A castellated nut, sometimes referred to as a castle nut, is a nut with slots (notches) cut into one end. This is tightened
onto the thread until the specified torque is reached, a hole is drilled through the thread in line with one of the slots,
then a cotter pin, R-clip or safety wire is inserted through the hole to secure the nut. This positive lock prevents the nut
from turning and loosening.

Limitations:

Requires additional components

Hole through thread weakens threaded section

Difficult to achieve correct torque and alignment

No corrosion protection


Locknut 

Locknuts are normally 50% of the width of a normal nut. The locknut is assembled onto the thread and tightened into position. The full width nut is then tightened down onto the locknut. This has the effect of reversing the stress on the locknut as the threaded component strains. This is a friction locking principle.

Limitations:


Additional special half-width nut

Additional tightening operations

Not particularly secure under high vibration loads

No corrosion protection


Shakeproof and Spring Washers 

These are low cost items with questionable reliability generally considered only suitable for non-critical consumer items. The shakeproof washers are generally made from spring steel with serrations either on the inside or the outside diameter which grip the adjacent surfaces. The spring washers prevent rotation of the nut or bolt by digging into the surface of the two adjacent faces.

Limitations:


Damages adjacent surfaces

Not particularly effective on dynamic loads

Single use

No corrosion protection


Tab Washers 

These are simple, stable and reliable methods of ensuring that lock nuts remain fastened. Tab Washers take the form of plain washers with one or more tabs which can be bent to provide a mechanical lock. The washer is placed under the nut and the nut tightened. These tabs are designed to be bent at 90° one tab into a locating hole, the other tabs flat against the sides of the nut. This positive lock prevents the nut from turning and loosening.

Limitations:

Requires additional machining

Single use

Time consuming

No corrosion protection



Locking Plates
 

These are another simple, stable and reliable method of ensuring that locknuts remain fastened. Like tab washers they are placed under the nut, then fastened in place with a locking screw. The nut is tightened then the sides of the plate are bent to sit against the sides of the nut similar to tab washers. This positive lock prevents the nut from turning and loosening.

Limitations:

Requires additional machining

Time consuming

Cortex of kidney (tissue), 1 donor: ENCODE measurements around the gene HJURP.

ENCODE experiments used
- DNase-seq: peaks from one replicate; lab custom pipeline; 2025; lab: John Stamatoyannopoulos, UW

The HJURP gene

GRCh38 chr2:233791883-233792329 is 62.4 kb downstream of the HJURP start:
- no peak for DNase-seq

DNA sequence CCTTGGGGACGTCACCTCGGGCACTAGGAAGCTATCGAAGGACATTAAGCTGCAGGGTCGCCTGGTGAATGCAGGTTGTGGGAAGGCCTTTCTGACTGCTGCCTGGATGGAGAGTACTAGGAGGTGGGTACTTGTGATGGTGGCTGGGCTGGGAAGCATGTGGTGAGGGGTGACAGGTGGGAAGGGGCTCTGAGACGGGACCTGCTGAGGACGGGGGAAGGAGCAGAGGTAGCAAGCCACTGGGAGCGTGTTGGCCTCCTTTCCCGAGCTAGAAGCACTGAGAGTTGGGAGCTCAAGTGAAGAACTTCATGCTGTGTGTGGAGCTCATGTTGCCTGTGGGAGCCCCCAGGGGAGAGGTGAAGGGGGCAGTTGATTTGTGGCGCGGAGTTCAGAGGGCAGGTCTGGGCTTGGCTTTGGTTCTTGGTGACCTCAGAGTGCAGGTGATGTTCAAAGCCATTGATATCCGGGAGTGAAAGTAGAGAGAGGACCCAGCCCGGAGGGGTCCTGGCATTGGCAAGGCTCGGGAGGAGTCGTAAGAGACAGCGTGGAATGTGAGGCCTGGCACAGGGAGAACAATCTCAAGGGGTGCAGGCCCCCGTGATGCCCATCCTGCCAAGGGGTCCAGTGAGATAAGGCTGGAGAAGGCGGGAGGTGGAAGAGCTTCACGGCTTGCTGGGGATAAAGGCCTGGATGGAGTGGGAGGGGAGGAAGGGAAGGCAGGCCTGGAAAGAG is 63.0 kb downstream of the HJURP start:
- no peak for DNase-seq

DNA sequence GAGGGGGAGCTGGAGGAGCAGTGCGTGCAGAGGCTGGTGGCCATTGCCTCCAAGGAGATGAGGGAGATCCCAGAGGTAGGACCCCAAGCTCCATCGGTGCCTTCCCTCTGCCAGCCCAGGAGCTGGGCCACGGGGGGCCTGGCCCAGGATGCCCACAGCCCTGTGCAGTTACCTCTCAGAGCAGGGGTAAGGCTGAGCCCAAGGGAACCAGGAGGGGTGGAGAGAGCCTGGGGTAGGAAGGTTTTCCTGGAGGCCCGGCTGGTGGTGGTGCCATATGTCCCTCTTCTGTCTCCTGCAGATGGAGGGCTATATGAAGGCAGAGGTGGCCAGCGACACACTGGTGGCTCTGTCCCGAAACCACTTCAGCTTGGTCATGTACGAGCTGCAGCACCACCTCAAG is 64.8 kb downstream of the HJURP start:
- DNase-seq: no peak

Single use

Requires additional locking screw

No corrosion protection



The KRYLEX Way

Threadlocking Fluid, Gel or Paste

One size fits all solution. Lock against vibration, shock and thermal cycling – plus seal against corrosion and galling.  Outperform locking devices - Better load retention compared to all mechanical locking devices.


Advantages:


Universally applicable "one size fits all"

Easy to use

Lower cost per unit

Requires no additional / special components

Protection against corrosion



Selecting the Correct KRYLEX Grade

There are four key factors need to be considered when determining the most suitable threadlocker for a project.

1) Thread size and pitch. Typically, as the thread size and pitch increases a higher viscosity product with increased gap filling capacity is required.

2) Temperature resistance. Most KRYLEX anaerobic adhesives withstand temperatures up to 150 °C, however KT722 will withstand temperatures up to 230 °C.

3) Strength of the product. This is governed by whether you need a permanent bond or the ability to dissemble the part in the future for maintenance.

4) Material. Also take into account the component material. Non-ferrous materials with a lower tensile strength require the use of lower strength threadlocking products.


Items Requiring Disassembly For Maintenance / Non-ferrous materials

Items such as non-ferrous screws and small threaded components <6mm or items which need subsequent disassembly, the use of a product with a Iower final bond strength is recommended i.e. KRYLEX KT0222. The type of metal used on the fastener also is critical to the performance of the adhesive. If the fastener is made of two inactive metals such as stainless steel, zinc, magnesium, black oxide, cadmium, anodized aluminum or passivated titanium, then KRYLEX KP6497 primer may be used to initiate the curing.


Items Requiring A Medium Strength Bond

For threaded components up to 25mm that require a medium strength bond, allowing the removal with simple hand tools, select a product with a breakaway torque between 15-20 N/m.


Items Requiring A Permenant Bond

For items requiring maximum bond strength i.e cylinder head studs, select a product with a breakaway torque 25 N/m or above. KRYLEX grades KT702, KT712, KT772 and KT902 are all suitable this type of application.


Threadlocking Post Assembly

For items that have already been assembled, a very low viscosity penetrating threadlocker may be used. KRYLEX grade KT902 high strength threadlocker is designed to wick into preassembled fastener threads by capillary action.


Source: KRYLEX, a Chemence® brand